Like Scanga, outdoor sculptor Susan Crowder evokes grave questions about the opposing territorial imperatives of different species. Indigenous information often dictates the form of Crowder’s undertakings. Her favored materials are black rubber hose, coated wire, and plastic netting used to protect plants from grazing animals. When she employs conventional materials for works on paper, Crowder enjoys delineating a dense, central image, the edges of which she then fans or “smudges” into progressively lighter tonal passages.
Krista Profitt, *skull shaver, soul saver* (2017) oil on canvas
She was delighted to discover that when she cut and bundled, the plastic netting allows her to replicate in her sculpture the visual effect of her drawings. Ground Cover(1998) is a dark horticultural surrogate animated with the sinister will of hearty, invasive aliens. It expresses the random growth of plant life as it literally blankets the floor. Glenside (1998), the column-based sculpture situated outside the gallery, is surmounted by a bird’s nest. Crowder translates its classic forms back into the raw materials of trees. As such, it becomes a canny time capsule, using the language of architecture as interpreted in the late-eighteenth century, when people were interested in the origins of the classical orders and took pleasure in the rustication of forms. Primex (1998), a large, ersatz hanging planter, takes its name from the large garden supply store in Glenside.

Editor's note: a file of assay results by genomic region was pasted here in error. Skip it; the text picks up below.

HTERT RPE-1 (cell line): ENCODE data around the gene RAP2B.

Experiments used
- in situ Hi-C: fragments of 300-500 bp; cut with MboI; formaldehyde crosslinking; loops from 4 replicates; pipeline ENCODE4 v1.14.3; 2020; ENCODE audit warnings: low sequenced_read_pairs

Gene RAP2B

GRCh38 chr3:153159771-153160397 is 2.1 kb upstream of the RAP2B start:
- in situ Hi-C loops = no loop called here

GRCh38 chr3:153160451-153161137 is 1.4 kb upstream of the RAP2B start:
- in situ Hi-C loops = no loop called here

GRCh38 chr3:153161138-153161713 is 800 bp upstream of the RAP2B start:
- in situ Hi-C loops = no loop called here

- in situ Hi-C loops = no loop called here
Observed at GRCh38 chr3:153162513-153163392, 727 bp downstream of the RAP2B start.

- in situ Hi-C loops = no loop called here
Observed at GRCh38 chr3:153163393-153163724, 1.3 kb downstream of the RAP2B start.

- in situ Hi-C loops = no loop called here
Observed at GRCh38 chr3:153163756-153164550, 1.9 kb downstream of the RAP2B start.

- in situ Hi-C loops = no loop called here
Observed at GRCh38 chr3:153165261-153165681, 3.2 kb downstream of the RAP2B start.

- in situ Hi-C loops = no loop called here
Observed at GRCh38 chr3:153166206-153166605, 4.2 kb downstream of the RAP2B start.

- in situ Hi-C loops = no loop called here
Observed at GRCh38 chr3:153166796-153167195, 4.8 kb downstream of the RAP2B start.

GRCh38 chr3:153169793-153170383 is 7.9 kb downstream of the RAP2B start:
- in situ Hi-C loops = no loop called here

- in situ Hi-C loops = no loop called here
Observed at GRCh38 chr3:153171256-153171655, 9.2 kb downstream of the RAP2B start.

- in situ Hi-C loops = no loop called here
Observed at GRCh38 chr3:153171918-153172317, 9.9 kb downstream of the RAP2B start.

The quasi-abstract canvases of Gerald Nichols reveal his interest in mapmaking as a primary—but not the sole—tool for capturing a “sense of place.” In Nichols’ semi-autobiographical work, The Nighthawks, for example, we can discern the meandering course of the Susquehanna River as it appears and disappears from view. Nichols’ use of geometry relates to what he refers to as “the conceit of controlling the shape of the world” as seen by his visual references to schema—for instance the configuration of the Big Dipper or a stylized leaf designed by a nineteenth-century American quilter. Institute for the Investigation of Winter (1997), the tongue-in-cheek title of one of Nichols’ three paintings on view, speaks to this unrealistic desire to quantify nature. Nichols highlights a vintage Airstream trailer making its way across the compositional circuitry. He succeeds masterfully here in conveying the buttery potential of paint while humorously referencing the archetypal green and red of the holiday season.
In his ancient volume Lives, the Greek biographer Plutarch described the work of geographers who “crowd into the edges of their maps part of the world which they do not know about, adding notes in the margin to the effect that beyond this lies nothing but sandy deserts full of wild beasts and unapproachable bogs.” Like Plutarchian geographers, the seven artists exhibiting in “A Closer Look 3” pay homage both to what can and cannot be seen. For most of us, it is a balance that is continually shifting.